Palestinian Authority President Mahmoud Abbas condemned the Dizengoff terror attack in Tel Aviv that left two Israelis dead on Thursday night.
“The killing of Palestinian and Israeli civilians only leads to a further deterioration of the situation, as we are all striving for stability, especially during the holy month of Ramadan and the upcoming Christian and Jewish holidays,” Abbas said in a statement carried by official PA media.
Two Israelis — childhood friends Tomer Morad and Eytam Magini, both 27 — were killed in the shooting spree on Dizengoff Street. Numerous others were wounded.
It was the second time Abbas has condemned Palestinian terrorism in recent weeks. Abbas slammed a similar attack in Bnei Brak in late March that left five Israelis dead in almost identical terms.
While Ramallah works closely with Israel to crack down on Palestinian terror groups in the West Bank, Abbas rarely publicly denounces specific acts of violence. Opinion polls regularly find large swathes of Palestinian society that view armed struggle as legitimate resistance to Israeli rule.
After Abbas’s last denunciation, a Fatah official described to The Times of Israel how the decision to condemn the violence had placed some in the movement in an “embarrassing position before their families and hometowns.”
The attacker, Ra’ad Hazem, hailed from the West Bank city of Jenin. His father Fathi, a former Israeli security prisoner and ex-officer in the PA’s security services, praised his actions in a speech to a crowd that gathered in front of his home.
“Your eyes will see the victory soon. You will see change. You will achieve your freedom… God, liberate the Al-Aqsa Mosque from the desecration of the occupiers,” said Fathi, who served at one point as an officer in Ramallah’s security forces.
The Dizengoff shooting was the latest in a string of violent terror attacks in Israel. Eleven Israelis and two Ukrainians have been killed in the violence, which has hit Israeli cities from southern Beersheba to downtown Tel Aviv.
Thursday’s attack came on the eve of the first Friday of Ramadan, as hundreds of thousands of Palestinians are expected to arrive in Jerusalem for Friday prayers.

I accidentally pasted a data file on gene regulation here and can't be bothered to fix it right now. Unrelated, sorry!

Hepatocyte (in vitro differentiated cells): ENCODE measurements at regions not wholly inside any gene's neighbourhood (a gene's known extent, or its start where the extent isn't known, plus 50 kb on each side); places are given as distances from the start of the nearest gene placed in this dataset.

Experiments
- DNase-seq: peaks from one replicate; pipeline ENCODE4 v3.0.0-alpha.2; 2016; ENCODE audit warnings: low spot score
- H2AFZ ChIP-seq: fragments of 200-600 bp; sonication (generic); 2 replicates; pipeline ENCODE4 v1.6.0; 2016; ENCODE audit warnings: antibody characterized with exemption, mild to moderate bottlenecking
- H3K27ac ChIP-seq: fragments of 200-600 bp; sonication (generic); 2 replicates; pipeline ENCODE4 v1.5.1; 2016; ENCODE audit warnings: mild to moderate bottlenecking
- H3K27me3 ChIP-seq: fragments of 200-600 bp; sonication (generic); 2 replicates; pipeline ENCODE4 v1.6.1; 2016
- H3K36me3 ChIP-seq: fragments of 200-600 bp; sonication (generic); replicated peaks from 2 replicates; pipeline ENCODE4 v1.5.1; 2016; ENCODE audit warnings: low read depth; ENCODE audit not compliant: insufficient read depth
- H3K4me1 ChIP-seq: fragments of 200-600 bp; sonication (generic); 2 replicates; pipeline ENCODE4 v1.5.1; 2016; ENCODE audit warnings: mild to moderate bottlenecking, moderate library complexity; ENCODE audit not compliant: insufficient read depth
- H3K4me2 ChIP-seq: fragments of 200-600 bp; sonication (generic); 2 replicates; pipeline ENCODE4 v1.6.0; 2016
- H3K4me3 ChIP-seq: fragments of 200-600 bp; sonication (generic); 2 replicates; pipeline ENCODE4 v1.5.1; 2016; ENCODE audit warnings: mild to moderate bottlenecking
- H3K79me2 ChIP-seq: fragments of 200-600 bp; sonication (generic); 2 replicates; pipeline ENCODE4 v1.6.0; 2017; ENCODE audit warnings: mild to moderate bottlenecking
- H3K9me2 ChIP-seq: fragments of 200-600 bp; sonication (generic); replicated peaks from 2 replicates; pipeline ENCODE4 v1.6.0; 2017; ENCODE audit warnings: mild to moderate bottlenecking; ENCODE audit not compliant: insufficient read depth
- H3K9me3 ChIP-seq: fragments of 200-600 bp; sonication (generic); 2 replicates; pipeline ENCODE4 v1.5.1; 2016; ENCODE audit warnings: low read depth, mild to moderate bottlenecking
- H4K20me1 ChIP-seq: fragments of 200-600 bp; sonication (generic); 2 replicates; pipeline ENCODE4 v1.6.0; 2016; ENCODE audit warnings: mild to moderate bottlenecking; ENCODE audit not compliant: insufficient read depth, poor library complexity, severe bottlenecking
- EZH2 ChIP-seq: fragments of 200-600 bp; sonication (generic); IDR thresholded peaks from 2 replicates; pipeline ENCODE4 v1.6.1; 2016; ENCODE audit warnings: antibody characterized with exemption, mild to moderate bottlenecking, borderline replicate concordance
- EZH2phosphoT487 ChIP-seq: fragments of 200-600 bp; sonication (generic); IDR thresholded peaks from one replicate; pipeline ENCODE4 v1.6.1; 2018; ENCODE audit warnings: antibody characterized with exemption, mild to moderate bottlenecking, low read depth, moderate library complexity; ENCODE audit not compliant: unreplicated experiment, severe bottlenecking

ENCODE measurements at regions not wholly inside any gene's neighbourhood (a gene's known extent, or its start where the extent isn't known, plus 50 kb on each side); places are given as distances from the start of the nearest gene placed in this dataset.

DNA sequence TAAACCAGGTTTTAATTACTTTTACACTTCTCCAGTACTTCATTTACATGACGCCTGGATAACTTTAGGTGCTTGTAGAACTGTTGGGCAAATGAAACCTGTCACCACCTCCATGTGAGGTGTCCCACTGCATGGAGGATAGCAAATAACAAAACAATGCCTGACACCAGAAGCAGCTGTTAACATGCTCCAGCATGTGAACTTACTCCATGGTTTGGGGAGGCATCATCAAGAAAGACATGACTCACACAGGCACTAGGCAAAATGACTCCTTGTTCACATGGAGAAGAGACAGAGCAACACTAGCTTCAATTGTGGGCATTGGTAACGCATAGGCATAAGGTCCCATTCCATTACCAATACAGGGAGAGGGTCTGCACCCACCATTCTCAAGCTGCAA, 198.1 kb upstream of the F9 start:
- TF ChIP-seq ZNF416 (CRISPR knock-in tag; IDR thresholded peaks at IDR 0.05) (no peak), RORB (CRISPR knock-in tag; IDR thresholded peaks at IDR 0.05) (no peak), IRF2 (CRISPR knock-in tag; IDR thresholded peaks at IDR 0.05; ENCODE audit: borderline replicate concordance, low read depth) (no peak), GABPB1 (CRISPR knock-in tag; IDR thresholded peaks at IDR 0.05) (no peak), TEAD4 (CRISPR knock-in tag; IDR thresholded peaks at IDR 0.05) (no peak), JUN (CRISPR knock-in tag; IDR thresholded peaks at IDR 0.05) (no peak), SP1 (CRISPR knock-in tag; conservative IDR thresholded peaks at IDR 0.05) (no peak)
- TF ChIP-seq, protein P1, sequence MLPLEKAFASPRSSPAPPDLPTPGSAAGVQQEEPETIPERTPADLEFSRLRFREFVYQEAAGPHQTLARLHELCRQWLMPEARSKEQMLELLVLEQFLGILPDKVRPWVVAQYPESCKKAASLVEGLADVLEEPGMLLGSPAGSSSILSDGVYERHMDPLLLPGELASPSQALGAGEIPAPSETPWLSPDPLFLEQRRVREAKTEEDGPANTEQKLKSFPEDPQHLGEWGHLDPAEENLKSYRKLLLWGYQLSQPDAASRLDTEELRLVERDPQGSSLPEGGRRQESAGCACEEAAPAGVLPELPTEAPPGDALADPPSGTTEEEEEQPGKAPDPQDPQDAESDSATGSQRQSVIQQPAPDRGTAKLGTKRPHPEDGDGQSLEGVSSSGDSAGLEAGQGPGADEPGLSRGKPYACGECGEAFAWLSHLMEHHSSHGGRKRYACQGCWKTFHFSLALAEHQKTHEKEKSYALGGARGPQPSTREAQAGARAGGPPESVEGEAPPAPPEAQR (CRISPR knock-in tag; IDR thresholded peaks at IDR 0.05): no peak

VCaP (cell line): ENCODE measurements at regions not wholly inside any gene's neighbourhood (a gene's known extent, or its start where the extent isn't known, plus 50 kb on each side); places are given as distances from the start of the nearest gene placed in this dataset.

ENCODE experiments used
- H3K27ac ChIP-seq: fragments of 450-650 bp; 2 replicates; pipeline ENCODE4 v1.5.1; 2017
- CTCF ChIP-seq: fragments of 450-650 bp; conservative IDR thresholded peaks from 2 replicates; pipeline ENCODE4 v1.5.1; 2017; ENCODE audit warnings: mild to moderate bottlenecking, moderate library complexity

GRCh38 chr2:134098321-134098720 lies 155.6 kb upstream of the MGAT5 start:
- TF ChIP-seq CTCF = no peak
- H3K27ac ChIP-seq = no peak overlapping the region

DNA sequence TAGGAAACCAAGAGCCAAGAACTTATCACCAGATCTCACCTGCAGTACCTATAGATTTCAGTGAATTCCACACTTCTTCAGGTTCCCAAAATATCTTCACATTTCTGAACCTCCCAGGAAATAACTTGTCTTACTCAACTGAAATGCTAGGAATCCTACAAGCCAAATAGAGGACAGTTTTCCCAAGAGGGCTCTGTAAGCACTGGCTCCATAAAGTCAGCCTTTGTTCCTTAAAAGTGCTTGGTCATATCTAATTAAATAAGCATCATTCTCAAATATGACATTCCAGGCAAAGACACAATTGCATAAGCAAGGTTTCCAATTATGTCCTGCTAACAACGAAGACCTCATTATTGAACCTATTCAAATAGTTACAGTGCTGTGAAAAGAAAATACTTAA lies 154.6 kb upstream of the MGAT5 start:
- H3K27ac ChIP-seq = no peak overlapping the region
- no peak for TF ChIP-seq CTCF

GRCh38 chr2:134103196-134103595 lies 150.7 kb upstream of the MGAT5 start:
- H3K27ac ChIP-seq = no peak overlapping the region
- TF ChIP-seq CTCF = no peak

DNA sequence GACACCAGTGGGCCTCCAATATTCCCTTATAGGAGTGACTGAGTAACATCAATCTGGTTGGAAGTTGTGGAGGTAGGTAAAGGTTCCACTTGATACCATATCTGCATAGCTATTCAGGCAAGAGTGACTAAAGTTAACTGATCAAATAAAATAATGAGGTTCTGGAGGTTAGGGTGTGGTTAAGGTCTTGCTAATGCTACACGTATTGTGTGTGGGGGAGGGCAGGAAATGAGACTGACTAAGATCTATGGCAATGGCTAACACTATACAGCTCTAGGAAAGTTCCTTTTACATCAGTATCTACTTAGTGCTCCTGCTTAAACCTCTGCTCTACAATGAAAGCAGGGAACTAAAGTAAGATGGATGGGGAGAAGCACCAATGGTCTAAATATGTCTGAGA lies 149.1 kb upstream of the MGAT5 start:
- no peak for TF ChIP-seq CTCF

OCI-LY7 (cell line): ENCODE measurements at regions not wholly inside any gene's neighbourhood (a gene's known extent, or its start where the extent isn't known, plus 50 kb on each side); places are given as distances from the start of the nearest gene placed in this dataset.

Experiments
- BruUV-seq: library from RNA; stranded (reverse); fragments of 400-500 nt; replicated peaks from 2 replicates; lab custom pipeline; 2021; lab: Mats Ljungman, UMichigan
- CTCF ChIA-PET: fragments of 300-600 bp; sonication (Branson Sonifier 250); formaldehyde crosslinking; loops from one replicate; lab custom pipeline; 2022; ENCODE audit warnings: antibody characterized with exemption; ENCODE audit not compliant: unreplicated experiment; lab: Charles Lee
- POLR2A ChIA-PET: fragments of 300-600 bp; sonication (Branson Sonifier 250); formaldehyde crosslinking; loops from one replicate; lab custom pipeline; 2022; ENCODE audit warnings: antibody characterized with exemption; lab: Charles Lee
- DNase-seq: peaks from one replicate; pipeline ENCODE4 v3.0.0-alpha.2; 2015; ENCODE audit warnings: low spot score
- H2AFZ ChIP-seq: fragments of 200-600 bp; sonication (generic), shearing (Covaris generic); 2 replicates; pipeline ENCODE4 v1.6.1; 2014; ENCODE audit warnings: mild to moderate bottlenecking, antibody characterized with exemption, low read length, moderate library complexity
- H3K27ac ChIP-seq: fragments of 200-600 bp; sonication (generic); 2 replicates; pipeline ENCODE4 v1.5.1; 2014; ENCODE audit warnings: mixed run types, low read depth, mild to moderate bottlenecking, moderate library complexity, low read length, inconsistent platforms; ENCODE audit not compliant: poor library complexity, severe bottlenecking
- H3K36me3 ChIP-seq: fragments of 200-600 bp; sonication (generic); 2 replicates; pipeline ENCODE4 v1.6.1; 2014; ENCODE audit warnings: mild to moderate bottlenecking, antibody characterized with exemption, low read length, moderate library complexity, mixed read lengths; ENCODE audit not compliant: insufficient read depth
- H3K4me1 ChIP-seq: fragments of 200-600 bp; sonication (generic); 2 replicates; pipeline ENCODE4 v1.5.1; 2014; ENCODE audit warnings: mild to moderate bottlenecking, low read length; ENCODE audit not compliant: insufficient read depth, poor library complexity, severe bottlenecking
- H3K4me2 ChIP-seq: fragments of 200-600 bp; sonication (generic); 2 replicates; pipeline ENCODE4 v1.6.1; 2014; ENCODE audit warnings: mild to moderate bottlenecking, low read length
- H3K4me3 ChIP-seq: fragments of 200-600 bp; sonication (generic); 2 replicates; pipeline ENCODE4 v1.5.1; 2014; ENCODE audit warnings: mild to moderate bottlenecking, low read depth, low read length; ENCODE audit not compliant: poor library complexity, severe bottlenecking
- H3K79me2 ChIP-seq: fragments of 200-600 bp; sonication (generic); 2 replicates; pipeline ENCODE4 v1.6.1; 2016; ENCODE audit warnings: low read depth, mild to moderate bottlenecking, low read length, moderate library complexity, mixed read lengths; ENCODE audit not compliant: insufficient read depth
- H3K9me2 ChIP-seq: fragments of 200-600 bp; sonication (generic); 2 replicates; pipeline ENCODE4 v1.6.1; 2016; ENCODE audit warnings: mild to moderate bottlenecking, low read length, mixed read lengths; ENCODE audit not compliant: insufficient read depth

Officials and analysts have warned for months that this year’s Muslim holy month could see rising tensions between Israel and the Palestinians. Both Passover and Easter — major Jewish and Christian festivals, respectively — are set to fall at the same time.
Last year, clashes during Ramadan between Palestinians and Israeli forces helped spark the war between Israel and Gaza terror groups.
In his remarks Friday, Abbas also said extremist Israelis may seek to commit revenge attacks and warned against the “repeated incursions” at the Temple Mount holy site and the “provocative actions of extremist settlers.”
Muslims revere the Al-Aqsa Mosque, which is located on the Temple Mount, as the third holiest site in Islam, and prayer there is a resonant Ramadan tradition for many Palestinians. The hilltop is also Judaism’s holiest site as the spot on which both Biblical temples were built.
A fragile status quo has prevailed at the sacred sanctuary for decades which permits Israeli Jews to visit but not to worship. Nationalist-religious Jews have increasingly patronized the site, sparking Palestinian ire.
“The cycle of violence confirms that a permanent, comprehensive and just peace is the shortest and most correct way to provide security and stability for both the Palestinian and Israeli peoples,” Abbas said.
Palestinian terror groups Hamas and Islamic Jihad were quick to celebrate the shooting attack on Thursday, although no group has taken responsibility.
The Hamas terror group called the attack a “heroic operation” and vowed that “resistance” against Israel “is continuing and escalating.”